Publication by Healthcare Purchasing News
Executives and professionals in healthcare supply chain gaze somewhat longingly at other industries for glimpses at what might emerge within their realm of influence in the coming years but maybe that’s a distraction and not the feared disintermediation that some fathom might occur. At best, it would foment disruption of the status quo.
During his popular educational session at AHRMM in late July, titled, “NextGen Supply Chain and Leadership Capabilities: Digital, Innovative and Disruptive,” Randy Bradley, PhD, Associate Professor of Information Systems & Supply Chain Management, Haslam College of Business at The University of Tennessee, Knoxville, said something rather profound and thought-provoking. Paraphrasing, he detonated this idea: What if [insert disruptor here] really isn’t looking to do what healthcare currently does, only better? What if [insert disruptor here] actually is looking to do what healthcare doesn’t?
Yikes. Talk about flipping the stereotype.
So, for example, if an organization such as Amazon (which was cited specifically) wasn’t really in the market to replace/supplant distributors, dot-coms, GPOs, shippers, supply chain management expertise within hospital settings, then what’s with all the hullabaloo the last few years? That’s the point. Instead of holding up Amazon as the paragon of the future-ready supply chain in healthcare — and rest assured, most people agree that Amazon does what it does fairly well — why not explore the gaps in current healthcare supply chain operational continuity that need to be filled, and by whom?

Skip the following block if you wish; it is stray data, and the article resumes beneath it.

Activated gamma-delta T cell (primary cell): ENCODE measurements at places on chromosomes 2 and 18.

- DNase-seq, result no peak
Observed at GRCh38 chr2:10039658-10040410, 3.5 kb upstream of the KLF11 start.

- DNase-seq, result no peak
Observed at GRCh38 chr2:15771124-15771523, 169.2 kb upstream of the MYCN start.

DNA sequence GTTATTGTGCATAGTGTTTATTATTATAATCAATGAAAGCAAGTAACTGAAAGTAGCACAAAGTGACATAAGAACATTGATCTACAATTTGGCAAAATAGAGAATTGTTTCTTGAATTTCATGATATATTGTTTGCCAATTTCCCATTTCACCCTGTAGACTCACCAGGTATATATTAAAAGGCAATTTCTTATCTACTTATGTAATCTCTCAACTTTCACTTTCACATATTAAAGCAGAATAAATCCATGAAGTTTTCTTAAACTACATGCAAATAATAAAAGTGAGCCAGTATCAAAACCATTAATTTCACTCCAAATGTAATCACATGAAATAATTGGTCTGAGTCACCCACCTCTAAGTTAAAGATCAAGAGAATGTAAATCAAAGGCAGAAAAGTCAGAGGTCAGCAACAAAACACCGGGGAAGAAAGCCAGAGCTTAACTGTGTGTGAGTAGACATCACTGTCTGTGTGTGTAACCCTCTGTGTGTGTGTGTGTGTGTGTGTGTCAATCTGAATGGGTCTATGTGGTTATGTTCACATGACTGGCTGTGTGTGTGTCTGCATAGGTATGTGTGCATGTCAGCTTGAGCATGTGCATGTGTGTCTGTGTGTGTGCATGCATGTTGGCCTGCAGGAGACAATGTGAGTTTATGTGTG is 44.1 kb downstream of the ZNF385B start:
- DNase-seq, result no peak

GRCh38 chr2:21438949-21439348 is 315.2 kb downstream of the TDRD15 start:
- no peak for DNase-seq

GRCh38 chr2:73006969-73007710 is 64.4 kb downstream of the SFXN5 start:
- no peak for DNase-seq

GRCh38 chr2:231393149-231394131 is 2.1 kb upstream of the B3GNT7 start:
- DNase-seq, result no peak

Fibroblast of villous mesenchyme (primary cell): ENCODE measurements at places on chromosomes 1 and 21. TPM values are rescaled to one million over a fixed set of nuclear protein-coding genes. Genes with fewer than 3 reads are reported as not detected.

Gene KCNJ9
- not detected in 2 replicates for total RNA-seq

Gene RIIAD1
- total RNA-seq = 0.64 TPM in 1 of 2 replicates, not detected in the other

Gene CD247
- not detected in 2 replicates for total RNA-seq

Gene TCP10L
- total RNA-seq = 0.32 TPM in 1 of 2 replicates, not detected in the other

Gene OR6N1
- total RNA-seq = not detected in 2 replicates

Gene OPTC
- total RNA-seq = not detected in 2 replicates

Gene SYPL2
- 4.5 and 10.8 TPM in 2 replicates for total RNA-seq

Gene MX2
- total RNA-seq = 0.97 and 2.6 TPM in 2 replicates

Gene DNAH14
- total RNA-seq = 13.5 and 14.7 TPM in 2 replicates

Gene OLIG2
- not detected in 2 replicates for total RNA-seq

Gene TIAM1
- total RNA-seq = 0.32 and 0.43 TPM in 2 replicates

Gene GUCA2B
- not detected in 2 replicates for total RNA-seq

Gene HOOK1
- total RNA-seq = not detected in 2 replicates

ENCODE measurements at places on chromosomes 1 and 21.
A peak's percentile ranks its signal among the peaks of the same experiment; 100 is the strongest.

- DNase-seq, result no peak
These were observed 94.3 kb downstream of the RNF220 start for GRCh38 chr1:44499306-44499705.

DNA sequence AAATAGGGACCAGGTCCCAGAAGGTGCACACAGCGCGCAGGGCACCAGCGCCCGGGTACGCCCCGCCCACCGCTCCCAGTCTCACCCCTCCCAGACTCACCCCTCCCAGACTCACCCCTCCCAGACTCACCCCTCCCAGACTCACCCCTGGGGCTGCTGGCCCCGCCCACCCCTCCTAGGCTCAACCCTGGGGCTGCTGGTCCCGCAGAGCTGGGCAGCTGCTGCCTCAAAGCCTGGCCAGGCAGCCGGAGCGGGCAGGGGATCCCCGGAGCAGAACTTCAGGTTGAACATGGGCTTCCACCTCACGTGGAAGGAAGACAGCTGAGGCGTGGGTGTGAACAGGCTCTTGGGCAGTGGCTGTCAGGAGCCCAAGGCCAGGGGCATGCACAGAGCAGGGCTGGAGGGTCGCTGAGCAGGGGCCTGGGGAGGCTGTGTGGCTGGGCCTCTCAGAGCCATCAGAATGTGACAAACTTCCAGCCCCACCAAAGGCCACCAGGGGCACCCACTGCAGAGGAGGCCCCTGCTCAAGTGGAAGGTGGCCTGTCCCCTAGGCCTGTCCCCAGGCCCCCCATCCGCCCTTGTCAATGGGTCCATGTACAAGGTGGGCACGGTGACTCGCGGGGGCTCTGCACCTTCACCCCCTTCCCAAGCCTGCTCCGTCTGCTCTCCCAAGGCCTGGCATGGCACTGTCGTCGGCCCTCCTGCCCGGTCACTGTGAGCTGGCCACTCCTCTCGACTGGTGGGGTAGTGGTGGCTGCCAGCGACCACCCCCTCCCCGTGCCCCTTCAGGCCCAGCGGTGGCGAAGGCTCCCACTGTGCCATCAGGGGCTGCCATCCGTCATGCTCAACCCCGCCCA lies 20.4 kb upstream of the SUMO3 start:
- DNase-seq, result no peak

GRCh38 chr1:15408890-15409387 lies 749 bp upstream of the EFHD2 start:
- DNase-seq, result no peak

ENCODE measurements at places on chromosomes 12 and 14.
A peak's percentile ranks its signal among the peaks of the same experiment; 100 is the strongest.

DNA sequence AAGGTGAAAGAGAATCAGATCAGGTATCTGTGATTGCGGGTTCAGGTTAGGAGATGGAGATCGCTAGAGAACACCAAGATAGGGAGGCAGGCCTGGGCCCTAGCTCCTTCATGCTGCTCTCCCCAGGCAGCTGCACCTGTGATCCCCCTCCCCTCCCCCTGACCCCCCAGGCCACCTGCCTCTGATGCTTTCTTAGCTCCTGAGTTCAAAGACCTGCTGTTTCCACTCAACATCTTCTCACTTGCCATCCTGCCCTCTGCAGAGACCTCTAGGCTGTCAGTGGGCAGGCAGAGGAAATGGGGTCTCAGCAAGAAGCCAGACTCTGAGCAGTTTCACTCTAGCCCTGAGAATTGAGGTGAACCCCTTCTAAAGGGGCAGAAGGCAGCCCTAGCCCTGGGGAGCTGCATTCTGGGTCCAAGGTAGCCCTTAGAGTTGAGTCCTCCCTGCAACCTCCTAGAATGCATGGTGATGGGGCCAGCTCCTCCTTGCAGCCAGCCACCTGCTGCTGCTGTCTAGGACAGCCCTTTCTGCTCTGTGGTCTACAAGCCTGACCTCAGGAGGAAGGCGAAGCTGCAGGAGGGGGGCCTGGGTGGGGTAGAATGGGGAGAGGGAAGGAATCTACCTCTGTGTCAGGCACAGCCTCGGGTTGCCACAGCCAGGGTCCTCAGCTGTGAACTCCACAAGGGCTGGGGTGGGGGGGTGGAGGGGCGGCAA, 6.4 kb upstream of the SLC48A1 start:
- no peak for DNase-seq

For some, new and emerging techniques and technologies will shape how the future of healthcare supply chain shakes out. For others, new and emerging mindsets and creative thinking will drive it first. And for others, it may be a combination of all of that against the backdrop of economic warfare where the desire for revenue generation and profit growth battles against the dread of reimbursement reductions and budget cuts.
Of course none of this supersedes mastery of the fundamentals of supply chain operations; that is, ensuring the right products in the right quantities are in the right places at the right times and for the right prices so that clinicians (e.g., nurses, etc.) don’t have to embark on a “vision quest” to locate them.
Among the variety of techniques and technologies that may or will redefine and reinvigorate healthcare supply chain operations within the next 10 years, which will emerge as a “need to have” versus a “nice to have?”
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